The US Food and Drug Administration (FDA) on Thursday launched a two-month public consultation for input on a recently drafted International Conference for Harmonization (ICH) guideline on genomic sampling.
Specifically, the guideline, E18 Genomic Sampling and Management of Genomic Data, seeks to create uniform standards for collecting, storing and handling genomic samples used in clinical trials.
According to ICH, the guideline "will clarify points to consider in collecting genomic samples in clinical trials and other studies and will obviate duplication of pharmacogenomics studies carried out during the research and development of new drugs."
The draft text of the ICH guideline was adopted for international consultation in December 2015 and is expected to be finalized in mid-2017. Before it's finalized, ICH's regional members (Canada, Japan, Switzerland, the US and EU) will hold their own consultations on the guideline.
Under ICH's formal procedure, guidelines are developed based on a five-step process that begins with consensus building, before developing a draft guideline to be adopted by ICH members before being implemented on an international level.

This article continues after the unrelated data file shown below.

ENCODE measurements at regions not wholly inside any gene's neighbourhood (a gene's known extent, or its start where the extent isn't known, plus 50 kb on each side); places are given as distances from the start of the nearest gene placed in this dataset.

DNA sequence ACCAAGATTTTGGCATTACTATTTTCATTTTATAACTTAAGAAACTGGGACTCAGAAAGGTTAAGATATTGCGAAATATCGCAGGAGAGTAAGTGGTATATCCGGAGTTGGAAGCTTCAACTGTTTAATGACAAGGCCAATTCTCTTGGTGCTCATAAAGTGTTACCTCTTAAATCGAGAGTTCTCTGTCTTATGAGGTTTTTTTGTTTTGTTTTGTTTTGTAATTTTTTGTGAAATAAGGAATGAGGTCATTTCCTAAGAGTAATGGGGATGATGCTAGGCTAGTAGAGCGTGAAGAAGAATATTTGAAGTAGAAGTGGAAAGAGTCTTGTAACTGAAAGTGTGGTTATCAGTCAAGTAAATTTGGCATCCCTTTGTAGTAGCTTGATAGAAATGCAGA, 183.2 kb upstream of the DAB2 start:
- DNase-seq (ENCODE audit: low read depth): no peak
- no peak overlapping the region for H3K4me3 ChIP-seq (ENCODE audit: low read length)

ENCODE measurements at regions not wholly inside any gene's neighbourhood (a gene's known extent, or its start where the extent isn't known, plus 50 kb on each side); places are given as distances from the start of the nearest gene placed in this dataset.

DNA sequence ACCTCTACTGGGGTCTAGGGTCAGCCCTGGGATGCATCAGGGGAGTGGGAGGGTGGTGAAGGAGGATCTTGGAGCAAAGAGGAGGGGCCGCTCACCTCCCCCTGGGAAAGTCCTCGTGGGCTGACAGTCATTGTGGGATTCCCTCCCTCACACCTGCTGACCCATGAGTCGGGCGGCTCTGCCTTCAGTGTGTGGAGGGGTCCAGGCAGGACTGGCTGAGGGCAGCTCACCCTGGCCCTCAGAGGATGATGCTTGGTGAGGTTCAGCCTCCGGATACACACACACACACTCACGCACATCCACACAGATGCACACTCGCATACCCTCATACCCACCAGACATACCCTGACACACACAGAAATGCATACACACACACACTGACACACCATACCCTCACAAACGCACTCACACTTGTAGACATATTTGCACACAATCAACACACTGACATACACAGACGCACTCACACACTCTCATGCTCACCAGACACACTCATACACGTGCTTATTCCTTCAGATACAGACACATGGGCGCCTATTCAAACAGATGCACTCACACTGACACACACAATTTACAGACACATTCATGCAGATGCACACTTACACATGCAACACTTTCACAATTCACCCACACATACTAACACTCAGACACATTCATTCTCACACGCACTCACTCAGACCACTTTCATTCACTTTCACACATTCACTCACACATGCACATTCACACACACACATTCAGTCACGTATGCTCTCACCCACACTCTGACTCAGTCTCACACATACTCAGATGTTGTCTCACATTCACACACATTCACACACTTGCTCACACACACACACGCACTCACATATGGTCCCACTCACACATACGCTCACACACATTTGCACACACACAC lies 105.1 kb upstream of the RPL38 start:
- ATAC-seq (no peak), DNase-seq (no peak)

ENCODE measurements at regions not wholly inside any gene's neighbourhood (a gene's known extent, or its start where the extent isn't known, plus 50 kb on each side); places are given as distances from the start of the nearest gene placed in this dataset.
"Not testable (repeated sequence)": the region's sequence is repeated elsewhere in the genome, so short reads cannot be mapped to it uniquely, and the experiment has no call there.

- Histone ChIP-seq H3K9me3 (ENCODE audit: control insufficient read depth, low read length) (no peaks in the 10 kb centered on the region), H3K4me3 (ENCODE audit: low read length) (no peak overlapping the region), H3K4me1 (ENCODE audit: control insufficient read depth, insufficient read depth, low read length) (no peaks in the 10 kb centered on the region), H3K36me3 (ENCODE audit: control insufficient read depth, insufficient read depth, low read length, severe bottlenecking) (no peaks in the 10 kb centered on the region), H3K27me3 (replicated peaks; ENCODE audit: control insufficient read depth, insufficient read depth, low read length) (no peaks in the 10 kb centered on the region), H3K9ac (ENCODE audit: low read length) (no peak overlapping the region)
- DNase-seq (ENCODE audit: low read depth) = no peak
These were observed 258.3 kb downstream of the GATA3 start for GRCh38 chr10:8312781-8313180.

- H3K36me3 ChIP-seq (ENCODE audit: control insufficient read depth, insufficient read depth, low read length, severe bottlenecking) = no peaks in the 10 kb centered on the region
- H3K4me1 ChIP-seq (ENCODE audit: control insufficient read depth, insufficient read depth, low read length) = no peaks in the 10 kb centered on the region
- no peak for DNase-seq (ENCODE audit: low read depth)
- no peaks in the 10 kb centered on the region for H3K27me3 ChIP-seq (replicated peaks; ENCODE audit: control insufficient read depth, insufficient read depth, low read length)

Figure 1. ICH Formal Procedure
According to ICH's website, FDA is the last regulator to begin its national consultation on the guideline.
The European Commission (EC) ended its public consultation in May, with Swiss regulator Swissmedic saying it will follow the EC's decision; Health Canada is in the process of reviewing comments received during its public consultation, which ended in April; and Japan's Ministry of Health, Labor and Welfare (MHLW) and Pharmaceuticals and Medical Devices Agency (PMDA) are accepting comments for their public consultation until 20 June 2016.
ICH E18: Genomic Sampling and Management of Genomic Data
ICH began work on the guideline after its Steering Committee endorsed its development in June 2014. The issue, ICH says, is that there are no harmonized standards for collecting, storing and handling genomic samples. At the same time, drugmakers are increasingly relying on genetic data in studies used to support their products.
While regulators in the US, EU and Japan had developed their own guidances on the matter (e.g. FDA's 2013 Clinical Pharmacogenomics: Premarket Evaluation in Early-Phase Clinical Studies and recommendations for Labeling, EMA's 2006 Reflection Paper on Pharmacogenomic Samples, Testing and Data Handling and MHLW's 2008 Guideline on General Principles for Clinical Trials Using Pharmacogenomics), ICH says these guidances left some issues unresolved.
Those issues, which include technical aspects related to the collection, processing, transportation and storage of genomic samples; generation, handling and storage of genomic data; as well as patient privacy and confidentiality are addressed in the ICH guideline.